Medicare and Medicare Advantage members can also take advantage of other sources for free at-home testing. Each household can order sets of four free at-home COVID-19 tests from the federal government at covid.gov/tests. Community health centers, clinics and state and local governments might also offer free at-home tests.
Does Medicare cover COVID-19 treatment?
Monoclonal antibody treatments
Yes, Medicare Part B covers monoclonal antibody treatments, which can help prevent hospitalization for people who've tested positive for COVID-19 with mild to moderate symptoms.
Medicare Advantage plans are required to cover all medically necessary Medicare Part A and Part B services. If you have a Medicare Advantage plan, you're covered for medically necessary monoclonal antibody treatments.
Hospitalization for COVID-19
Yes, Medicare covers required hospitalization due to COVID-19, including any days when you would normally have been discharged from inpatient care but have to stay in the hospital to quarantine. For hospitalization, you’ll be responsible for any hospital deductibles, copays and coinsurance that apply.
For instance, if you have Original Medicare, you’ll pay a Part A deductible of $1,600 in 2023 before coverage kicks in for the first 60 days of a hospital stay unless you have Medicare Supplement Insurance, or Medigap, that covers your deductible.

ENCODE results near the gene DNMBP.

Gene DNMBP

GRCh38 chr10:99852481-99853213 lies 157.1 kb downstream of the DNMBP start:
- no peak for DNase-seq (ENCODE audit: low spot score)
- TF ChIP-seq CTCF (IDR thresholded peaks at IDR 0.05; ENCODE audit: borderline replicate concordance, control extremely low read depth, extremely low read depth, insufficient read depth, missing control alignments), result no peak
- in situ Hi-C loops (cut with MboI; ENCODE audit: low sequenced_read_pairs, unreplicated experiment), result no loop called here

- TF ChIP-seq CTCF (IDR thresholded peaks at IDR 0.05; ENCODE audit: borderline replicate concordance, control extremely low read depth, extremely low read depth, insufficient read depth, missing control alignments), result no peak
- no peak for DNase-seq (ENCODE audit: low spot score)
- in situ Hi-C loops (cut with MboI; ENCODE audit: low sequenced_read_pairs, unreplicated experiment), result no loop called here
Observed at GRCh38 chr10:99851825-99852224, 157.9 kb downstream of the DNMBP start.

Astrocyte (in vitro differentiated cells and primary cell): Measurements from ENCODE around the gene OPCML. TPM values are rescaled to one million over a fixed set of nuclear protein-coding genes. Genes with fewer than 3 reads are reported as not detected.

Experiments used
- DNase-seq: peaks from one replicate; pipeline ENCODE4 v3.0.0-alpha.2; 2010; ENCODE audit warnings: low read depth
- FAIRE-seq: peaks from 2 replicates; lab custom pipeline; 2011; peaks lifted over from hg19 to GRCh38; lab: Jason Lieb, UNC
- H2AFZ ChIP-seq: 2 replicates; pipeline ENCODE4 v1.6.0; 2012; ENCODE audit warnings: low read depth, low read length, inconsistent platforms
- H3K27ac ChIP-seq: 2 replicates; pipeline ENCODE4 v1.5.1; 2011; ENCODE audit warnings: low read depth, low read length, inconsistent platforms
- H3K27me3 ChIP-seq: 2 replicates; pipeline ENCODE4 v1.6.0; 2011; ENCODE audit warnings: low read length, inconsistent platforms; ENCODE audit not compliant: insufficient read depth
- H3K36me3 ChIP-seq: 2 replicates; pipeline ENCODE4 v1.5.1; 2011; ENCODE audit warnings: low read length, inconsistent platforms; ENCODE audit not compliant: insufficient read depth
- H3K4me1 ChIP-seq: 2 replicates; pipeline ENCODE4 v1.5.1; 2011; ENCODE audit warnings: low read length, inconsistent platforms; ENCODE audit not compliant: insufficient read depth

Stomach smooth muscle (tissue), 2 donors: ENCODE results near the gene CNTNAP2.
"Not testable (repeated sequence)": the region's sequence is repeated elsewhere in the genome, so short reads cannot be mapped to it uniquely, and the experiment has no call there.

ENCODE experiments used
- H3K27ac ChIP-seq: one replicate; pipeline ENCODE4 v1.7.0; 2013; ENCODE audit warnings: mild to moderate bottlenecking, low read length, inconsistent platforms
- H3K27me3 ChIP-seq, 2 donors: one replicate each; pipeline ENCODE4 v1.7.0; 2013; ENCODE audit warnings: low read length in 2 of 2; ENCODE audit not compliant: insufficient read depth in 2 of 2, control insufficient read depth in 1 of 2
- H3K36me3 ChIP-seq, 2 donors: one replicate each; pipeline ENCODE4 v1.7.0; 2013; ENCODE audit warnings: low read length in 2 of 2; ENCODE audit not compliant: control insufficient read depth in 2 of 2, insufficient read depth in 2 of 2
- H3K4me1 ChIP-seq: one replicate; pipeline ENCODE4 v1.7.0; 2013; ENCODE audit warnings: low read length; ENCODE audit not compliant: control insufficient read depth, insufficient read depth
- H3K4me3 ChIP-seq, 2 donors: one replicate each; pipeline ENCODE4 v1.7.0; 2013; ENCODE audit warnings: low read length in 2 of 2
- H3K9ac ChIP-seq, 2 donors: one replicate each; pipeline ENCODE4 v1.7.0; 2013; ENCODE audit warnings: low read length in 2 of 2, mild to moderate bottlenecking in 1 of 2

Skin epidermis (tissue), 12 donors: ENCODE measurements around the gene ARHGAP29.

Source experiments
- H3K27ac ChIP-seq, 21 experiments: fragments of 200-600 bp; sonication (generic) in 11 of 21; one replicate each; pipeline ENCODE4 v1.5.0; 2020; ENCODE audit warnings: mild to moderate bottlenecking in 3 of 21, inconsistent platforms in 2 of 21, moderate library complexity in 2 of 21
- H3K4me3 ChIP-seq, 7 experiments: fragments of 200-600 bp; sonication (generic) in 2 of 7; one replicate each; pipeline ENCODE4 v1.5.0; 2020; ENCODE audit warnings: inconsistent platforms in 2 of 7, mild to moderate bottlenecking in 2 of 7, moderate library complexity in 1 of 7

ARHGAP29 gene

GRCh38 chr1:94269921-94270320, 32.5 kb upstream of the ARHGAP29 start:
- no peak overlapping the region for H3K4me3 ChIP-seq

If you have Medicare Advantage, your deductibles, copays and coinsurance will vary by plan.
Telehealth services for COVID-19
Yes, Medicare has expanded coverage for telehealth services during the COVID-19 pandemic. If you use telehealth services for care related to COVID-19, you may be responsible for deductibles or coinsurance. In some situations, health care providers are reducing or waiving your share of the costs.
If you have a Medicare Advantage plan, check if your plan offers additional telehealth services.
Does Medicare cover COVID-19 vaccines and boosters?
Yes, Medicare covers all costs for vaccine shots for COVID-19, including booster shots. There's no deductible, copay or administration fee. If you get your vaccine at a provider’s office, they can't charge you for the visit, unless you had other health care services at the same time.
If you require an at-home vaccination, there's no charge for the vaccination or the shot administration.
Be sure to carry your Medicare card or Medicare number — even if you’re enrolled in a Medicare Advantage plan — so the medical provider or pharmacy can bill Medicare. If you have Medicare Part B and have to fill out a form to get the vaccine, leave any “group number” field blank or write “N/A.”
To find out more about vaccines in your area, contact your state or local health department or visit its website. Vaccines.gov from the Centers for Disease Control and Prevention can also help you find a nearby site offering the right vaccine or booster for you.
If you have questions about Original Medicare coverage or costs, contact Medicare at 800-633-4227 or visit Medicare.gov.
What Medicare covers
Medicare covers a lot of things — but not everything. Find out where Medicare stands in the following areas: